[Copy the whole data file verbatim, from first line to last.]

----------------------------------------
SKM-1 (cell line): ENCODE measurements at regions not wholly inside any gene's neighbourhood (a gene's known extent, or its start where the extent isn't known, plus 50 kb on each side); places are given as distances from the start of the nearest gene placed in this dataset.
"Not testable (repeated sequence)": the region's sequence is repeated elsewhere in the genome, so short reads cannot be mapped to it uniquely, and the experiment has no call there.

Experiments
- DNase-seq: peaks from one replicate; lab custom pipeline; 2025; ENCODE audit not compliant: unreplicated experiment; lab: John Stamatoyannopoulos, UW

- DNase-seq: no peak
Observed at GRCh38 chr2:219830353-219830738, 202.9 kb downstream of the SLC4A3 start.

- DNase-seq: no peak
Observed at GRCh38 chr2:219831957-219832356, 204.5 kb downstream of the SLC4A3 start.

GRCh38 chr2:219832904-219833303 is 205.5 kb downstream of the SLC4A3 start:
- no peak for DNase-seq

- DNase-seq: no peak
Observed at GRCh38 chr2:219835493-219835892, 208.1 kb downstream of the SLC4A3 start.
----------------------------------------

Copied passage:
SKM-1 (cell line): ENCODE measurements at regions not wholly inside any gene's neighbourhood (a gene's known extent, or its start where the extent isn't known, plus 50 kb on each side); places are given as distances from the start of the nearest gene placed in this dataset.
"Not testable (repeated sequence)": the region's sequence is repeated elsewhere in the genome, so short reads cannot be mapped to it uniquely, and the experiment has no call there.

Experiments
- DNase-seq: peaks from one replicate; lab custom pipeline; 2025; ENCODE audit not compliant: unreplicated experiment; lab: John Stamatoyannopoulos, UW

- DNase-seq: no peak
Observed at GRCh38 chr2:219830353-219830738, 202.9 kb downstream of the SLC4A3 start.

- DNase-seq: no peak
Observed at GRCh38 chr2:219831957-219832356, 204.5 kb downstream of the SLC4A3 start.

GRCh38 chr2:219832904-219833303 is 205.5 kb downstream of the SLC4A3 start:
- no peak for DNase-seq

- DNase-seq: no peak
Observed at GRCh38 chr2:219835493-219835892, 208.1 kb downstream of the SLC4A3 start.